Richard, who died in 2006 at the age of 83 after many years of ill health, couldn’t have had a more protective daughter, or a more diligent keeper of his flame.

(The author is not nearly as protective of her mother, the literary agent Lynn Nesbit, who was the family’s breadwinner. Gilman blames Nesbit for her parents’ divorce, and views her mother as needlessly cruel and indifferent to her older, needier husband.)

The urgency of Gilman’s mission is palpable. As her father’s colleagues, friends, enemies, and students shuffle off the mortal coil, “as many of his books go out of print, as his life recedes into the distance, I wonder not how he will be remembered but, increasingly, if he will be remembered.”

A Literary Upbringing

Little Priscilla spent many a childhood evening passing hors d’oeuvres to the literati. Her curly-haired, bespectacled father, clad in denim shirts or turtleneck sweaters and bell-bottom jeans or corduroys, and her elegantly attired mother, entertained frequently at their apartment, on Manhattan’s Central Park West. Naturally, the guest list was heavy with mom’s clients, and Gilman, also the author of the 2011 memoir The Anti-Romantic Child, recalls those times with flair.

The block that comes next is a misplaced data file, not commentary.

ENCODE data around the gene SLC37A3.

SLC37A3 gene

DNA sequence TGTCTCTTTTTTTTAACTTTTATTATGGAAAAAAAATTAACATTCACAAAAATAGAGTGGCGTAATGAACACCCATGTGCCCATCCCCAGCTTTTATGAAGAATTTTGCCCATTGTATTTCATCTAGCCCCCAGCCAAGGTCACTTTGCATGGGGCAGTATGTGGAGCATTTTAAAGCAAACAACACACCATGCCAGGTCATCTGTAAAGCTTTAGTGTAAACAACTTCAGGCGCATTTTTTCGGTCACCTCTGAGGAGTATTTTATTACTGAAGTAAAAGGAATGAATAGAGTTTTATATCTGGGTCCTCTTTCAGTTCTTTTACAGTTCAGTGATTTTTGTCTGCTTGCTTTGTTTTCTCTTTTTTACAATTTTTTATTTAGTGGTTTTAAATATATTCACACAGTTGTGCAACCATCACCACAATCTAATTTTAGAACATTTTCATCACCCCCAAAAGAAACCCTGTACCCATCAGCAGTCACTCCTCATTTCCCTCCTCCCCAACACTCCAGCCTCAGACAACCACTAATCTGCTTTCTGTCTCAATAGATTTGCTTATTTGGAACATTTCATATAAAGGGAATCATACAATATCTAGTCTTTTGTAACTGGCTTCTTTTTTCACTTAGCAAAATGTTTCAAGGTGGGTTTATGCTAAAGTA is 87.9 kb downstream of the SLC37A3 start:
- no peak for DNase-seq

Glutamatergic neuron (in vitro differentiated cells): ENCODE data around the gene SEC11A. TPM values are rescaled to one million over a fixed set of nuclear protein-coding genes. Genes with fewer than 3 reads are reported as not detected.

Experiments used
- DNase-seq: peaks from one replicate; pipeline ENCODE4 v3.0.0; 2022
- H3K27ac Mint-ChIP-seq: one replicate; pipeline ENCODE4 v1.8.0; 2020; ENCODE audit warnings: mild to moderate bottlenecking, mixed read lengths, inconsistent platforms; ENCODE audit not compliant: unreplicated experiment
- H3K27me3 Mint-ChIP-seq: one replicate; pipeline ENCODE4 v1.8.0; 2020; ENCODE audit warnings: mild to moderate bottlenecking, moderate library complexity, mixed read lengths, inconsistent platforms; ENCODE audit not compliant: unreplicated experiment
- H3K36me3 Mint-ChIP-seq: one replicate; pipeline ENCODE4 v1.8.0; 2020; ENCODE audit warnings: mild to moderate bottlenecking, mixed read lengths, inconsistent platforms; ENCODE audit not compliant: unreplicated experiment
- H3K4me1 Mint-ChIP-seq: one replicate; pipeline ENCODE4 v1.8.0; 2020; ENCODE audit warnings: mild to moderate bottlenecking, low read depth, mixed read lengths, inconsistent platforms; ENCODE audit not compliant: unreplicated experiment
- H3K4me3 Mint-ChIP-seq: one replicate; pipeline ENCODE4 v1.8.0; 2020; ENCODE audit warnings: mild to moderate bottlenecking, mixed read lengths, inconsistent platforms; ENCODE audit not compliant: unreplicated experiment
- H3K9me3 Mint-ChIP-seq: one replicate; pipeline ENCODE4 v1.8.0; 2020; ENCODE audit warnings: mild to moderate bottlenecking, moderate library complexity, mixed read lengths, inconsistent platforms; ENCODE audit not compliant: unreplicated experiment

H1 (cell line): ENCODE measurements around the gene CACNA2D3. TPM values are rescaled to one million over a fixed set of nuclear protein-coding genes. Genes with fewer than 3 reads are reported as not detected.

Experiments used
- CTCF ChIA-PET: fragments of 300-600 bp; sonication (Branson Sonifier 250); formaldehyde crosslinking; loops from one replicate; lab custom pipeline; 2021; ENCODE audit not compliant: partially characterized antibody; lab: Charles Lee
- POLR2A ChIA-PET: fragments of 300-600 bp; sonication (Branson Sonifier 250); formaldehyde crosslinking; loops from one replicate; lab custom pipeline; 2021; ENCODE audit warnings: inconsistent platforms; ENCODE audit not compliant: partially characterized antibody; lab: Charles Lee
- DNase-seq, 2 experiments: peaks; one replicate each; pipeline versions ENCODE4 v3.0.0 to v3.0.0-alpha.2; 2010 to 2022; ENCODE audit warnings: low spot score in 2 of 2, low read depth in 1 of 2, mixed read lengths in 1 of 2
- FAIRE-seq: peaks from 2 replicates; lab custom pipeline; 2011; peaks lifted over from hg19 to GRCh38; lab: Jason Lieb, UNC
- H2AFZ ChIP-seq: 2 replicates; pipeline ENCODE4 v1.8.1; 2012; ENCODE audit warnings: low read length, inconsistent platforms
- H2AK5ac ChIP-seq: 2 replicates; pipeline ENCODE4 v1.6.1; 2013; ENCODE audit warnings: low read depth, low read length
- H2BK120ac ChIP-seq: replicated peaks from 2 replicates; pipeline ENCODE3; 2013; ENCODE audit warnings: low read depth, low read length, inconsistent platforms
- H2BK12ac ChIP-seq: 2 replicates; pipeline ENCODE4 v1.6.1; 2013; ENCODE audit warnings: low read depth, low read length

She and her younger sister, Claire, were afraid of the “dark, intense, forbidding” novelist Harold Brodkey, often hiding in a closet when they saw him coming. But, amusingly, they had nothing to fear from supposed critical meanies Elizabeth Hardwick and Susan Sontag, who lavishly praised the girls’ song stylings, poems, and artwork.

Jerzy Kosiński, meanwhile, was happy to make the acquaintance of their stuffed animals, Michael Crichton was game to color with them, and Uncle Bern (Bernard Malamud), Aunt Ann (Beattie), and Aunt Toni (Morrison) told them bedtime stories.